Nick Mallett should be the next England coach, according to John Kirwan, who will not be considered for the post after being told by the Rugby Football Union's headhunters that he was not experienced enough.
Kirwan has coached at three Rugby World Cups with Italy and Japan, but knew his best chance was if the RFU wanted "a breath of fresh air" and were prepared to take "a risk" over the appointment. It was not. The headhunters Odgers Berndtson got in touch and informed Kirwan that he was not being put forward to the interview stage because he had not coached a leading rugby nation.
Kirwan was told there were two other candidates who did meet that criterion – one is likely to be Mallett, the former South Africa coach, and the other is the ex-Ireland coach Eddie O'Sullivan.
England's current interim coach Stuart Lancaster has also reached the interview stage. But if the RFU's brief is for a coach with sustained, top-flight international experience, then that would count against him no matter what England achieve in the remainder of the Six Nations.
"They [Odgers] contacted me saying I wouldn't go on to the next stage because they had a couple of other candidates that had more international experience than me," Kirwan said. "They were looking for someone with a higher international profile. I understand that. They started out with something in mind and they are heading down that track.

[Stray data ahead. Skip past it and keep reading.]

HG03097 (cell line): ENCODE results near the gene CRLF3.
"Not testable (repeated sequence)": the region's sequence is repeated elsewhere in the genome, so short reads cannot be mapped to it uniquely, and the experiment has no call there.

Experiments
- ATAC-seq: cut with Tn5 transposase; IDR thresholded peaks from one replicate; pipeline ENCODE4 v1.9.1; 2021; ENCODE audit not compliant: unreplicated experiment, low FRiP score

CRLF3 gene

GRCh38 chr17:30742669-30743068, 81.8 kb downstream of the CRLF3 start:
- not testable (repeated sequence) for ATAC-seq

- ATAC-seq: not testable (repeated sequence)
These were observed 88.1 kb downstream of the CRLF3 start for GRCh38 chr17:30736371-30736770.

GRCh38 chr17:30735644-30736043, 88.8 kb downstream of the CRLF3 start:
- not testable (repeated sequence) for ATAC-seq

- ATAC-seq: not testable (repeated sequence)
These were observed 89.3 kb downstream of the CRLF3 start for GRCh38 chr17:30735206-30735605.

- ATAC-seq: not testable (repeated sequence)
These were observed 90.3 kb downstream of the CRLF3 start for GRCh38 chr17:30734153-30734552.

"I think Nick Mallett would be perfect for it. Nick is the ideal mix. He is highly intelligent, he understands what a team needs to win and he gets the best out of players. It will be a high-pressure situation [coaching England] into a home World Cup [in 2015]. I think Nick would be a great candidate."
The RFU will be conducting interviews over the next three weeks with a view to making an appointment before the end of the Six Nations.
Lancaster has restored a sense of pride in the national team and his work to clean up the image of English rugby has impressed Twickenham executives. But one of the key factors the RFU's new chief executive, Ian Ritchie, must weigh up before making his recommendation to the board is Lancaster's lack of international inexperience compared with the track record of a potential candidate such as Mallett or O'Sullivan.
Lancaster has been in charge for three Tests: two dogged away wins against Scotland and Italy followed by a home defeat to Wales.